History of Go For A Ride Day
Birthdays are fun and Christmas means presents (if you’re lucky), but nothing quite compares with the magical day you get your driver’s license. That’s when your world truly changes forever. Why? Cars mean freedom. You can suddenly go anywhere at anytime (as long as your parents are cool with your plans). Such is the nature of transportation — something we in the 21st century take for granted. We all grew up with planes, trains and automobiles — so we’re quite used to getting where we need to go.
But it wasn’t always that way. When President Jefferson asked Lewis (and, eventually, Clark) to explore the American West in 1804, there were no nonstop flights from St. Louis to the Oregon coast. As the History Channel describes it: “The excursion lasted over two years. Along the way they confronted harsh weather, unforgiving terrain, treacherous waters, injuries, starvation, disease and both friendly and hostile Native Americans. Nevertheless, the approximately 8,000-mile journey was deemed a huge success and provided new geographic, ecological and social information about previously uncharted areas of North America.”
And today we complain about trying to squeeze our carry-ons into the overhead bin.
Americans have always loved to “go for a ride” — with whatever mode of transportation existed. Horses. Boats. Bicycles. And of course, the ubiquitous car. The nation had a long love affair with automobiles starting in the mid 20th century and lasting until recently — as a new generation of car buyers, born after the car craze, loses interest in design — focusing instead on practicality. Stellar gas mileage makes Priuses as sexy as Porsches. Well, almost.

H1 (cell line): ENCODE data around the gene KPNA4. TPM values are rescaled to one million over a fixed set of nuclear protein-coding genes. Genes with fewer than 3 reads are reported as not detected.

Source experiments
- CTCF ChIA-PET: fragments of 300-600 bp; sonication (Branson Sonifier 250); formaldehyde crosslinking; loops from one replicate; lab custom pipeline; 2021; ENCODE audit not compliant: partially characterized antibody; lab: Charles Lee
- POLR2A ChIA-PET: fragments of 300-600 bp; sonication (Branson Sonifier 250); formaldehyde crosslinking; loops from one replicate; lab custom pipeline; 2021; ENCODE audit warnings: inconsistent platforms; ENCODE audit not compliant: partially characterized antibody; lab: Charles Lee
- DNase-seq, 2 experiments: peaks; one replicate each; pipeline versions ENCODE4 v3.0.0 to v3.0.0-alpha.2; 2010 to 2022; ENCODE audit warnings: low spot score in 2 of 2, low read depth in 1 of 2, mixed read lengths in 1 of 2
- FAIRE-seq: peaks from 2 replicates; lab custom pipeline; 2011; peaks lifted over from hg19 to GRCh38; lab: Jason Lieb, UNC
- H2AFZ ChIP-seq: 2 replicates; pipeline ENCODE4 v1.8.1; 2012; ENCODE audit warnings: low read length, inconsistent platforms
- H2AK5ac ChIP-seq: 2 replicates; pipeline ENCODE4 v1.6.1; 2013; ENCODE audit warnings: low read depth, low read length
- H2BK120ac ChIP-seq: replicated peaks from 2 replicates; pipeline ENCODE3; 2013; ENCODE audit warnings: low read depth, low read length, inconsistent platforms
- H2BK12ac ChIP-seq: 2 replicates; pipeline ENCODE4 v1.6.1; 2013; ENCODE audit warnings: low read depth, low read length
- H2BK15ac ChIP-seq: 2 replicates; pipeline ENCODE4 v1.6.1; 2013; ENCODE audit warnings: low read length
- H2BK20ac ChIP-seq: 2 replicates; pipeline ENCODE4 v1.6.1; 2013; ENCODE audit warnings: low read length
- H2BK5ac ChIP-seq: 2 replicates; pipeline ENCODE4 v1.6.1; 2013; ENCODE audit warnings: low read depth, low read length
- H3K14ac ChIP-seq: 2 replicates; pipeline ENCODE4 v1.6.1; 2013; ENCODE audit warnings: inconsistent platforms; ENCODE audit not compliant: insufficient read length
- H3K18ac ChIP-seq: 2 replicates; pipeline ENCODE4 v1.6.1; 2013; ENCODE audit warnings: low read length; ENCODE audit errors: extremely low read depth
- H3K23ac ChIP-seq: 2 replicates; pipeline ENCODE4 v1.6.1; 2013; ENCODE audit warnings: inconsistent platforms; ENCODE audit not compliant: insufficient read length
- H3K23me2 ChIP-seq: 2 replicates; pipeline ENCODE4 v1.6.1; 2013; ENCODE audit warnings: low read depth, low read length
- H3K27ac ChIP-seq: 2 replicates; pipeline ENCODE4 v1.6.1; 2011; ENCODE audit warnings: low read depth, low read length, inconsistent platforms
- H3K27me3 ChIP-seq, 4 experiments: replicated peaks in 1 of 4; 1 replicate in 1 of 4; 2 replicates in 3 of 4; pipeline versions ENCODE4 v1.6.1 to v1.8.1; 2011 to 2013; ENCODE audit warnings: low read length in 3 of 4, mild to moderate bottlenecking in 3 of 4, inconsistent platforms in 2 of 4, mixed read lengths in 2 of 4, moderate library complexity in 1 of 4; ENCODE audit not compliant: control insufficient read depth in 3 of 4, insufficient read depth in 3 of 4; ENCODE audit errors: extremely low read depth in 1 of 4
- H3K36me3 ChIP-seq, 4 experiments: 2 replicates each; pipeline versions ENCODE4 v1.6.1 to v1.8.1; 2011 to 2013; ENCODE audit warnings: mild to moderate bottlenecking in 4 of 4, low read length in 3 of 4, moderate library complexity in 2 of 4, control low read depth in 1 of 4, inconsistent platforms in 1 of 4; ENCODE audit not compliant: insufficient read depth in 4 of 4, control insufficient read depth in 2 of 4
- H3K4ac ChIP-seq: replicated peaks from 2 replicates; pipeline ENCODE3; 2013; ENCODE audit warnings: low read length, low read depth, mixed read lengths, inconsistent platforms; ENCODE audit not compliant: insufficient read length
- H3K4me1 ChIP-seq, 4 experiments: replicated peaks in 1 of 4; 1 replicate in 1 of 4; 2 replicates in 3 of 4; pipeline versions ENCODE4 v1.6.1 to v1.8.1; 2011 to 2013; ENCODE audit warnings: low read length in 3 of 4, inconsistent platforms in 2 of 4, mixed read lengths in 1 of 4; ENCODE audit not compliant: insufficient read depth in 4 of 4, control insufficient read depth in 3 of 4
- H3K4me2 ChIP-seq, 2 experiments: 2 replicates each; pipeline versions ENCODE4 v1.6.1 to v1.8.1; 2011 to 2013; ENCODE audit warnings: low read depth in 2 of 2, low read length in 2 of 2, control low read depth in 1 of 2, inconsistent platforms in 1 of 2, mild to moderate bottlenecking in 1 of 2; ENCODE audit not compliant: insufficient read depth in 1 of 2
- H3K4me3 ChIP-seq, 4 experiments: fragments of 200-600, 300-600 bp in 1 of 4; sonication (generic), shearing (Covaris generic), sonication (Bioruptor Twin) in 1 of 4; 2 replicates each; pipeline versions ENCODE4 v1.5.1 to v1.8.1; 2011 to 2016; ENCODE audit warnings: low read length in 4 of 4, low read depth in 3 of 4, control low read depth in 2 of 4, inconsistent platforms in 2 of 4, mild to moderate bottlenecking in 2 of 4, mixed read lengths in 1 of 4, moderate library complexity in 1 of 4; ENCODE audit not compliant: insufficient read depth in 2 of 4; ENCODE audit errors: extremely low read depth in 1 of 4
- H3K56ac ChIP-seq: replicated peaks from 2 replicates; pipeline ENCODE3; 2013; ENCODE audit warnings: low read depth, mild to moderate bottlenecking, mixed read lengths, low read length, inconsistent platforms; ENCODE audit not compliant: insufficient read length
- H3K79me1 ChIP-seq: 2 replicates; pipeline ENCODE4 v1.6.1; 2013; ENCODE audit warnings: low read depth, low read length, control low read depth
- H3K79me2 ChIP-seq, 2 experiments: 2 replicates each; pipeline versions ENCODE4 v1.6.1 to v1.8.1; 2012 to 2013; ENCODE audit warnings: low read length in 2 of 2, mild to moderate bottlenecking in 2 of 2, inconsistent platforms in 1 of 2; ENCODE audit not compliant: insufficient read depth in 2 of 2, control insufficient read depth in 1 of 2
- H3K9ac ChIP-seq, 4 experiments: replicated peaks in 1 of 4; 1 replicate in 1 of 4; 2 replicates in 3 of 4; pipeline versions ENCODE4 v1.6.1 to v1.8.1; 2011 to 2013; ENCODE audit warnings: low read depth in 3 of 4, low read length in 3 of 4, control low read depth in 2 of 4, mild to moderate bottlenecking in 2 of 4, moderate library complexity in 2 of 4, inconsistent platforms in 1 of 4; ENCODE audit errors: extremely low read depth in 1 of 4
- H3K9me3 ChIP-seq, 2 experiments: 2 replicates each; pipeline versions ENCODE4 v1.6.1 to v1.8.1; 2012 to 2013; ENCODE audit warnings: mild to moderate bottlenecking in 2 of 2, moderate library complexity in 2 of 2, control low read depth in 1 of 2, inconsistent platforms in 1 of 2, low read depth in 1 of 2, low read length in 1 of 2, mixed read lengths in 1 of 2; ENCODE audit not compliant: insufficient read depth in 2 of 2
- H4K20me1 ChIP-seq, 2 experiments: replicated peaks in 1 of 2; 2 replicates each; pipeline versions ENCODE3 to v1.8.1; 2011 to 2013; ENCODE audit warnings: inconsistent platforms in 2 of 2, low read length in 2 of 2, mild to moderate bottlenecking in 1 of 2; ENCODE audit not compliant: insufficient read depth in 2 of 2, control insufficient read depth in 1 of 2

Go For A Ride Day timeline
Cars inspired new businesses like drive-through restaurants and drive-in movie theaters, and employed one in six working Americans.
President Eisenhower authorizes $25 billion for the construction of 41,000 miles of the Interstate Highway System.
Ford introduces the sporty and powerful Mustang — the automaker's most successful launch since the Model A.
MIT engineers develop a system to help autonomous cars determine if there’s a moving object coming around the corner.
Go For A Ride Day FAQs
What does Go For A Ride Day celebrate?
What was America’s first car company?
What happened to supersonic jet travel?
Go For A Ride Day Activities
Make it fun
Dare yourself to try something new and adventurous. Why not try a mode of transportation you’ve never used before? Suggestions include jet skiing, parasailing, or going on a hot air balloon ride. In colder climates you could try a sleigh ride, or a horse drawn carriage.
Make it easy
Maybe you weren’t born to be wild, but don’t let that stop you from joining in the fun. Play tourist in your own city or neighborhood. Use public transit and see the sights like visitor.
Make it memorable
Exploring is an adventure, but it can be even more fun if you have someone to share it with. Bring along an adventurous friend or family member to help make some memories. If your local friends are sticks in the mud, then bring your more adventurous friends along virtually by posting your adventure to Facebook, Instagram, or Twitter.
Why We Love Go For A Ride Day
It’s an escape from reality
Every now and then we just need something to break up the status quo and make us feel alive! Go For A Ride Day exists for that very reason. It can be hard to get motivated to see new places or even try new foods, but Go For A Ride Day provides the momentum.
It can be great exercise
You can try skateboarding or using a scooter. How about getting out your helmet and going for a long bike ride? Did you know you can burn over 400 calories an hour horseback riding?
It helps us be spontaneous
Our lives tend to run to the predictable, and for the most part, that predictability helps the world go round. But we all still have a small streak of rebellion, and that's what Go For a Ride Day helps bring out.
Go For A Ride Day dates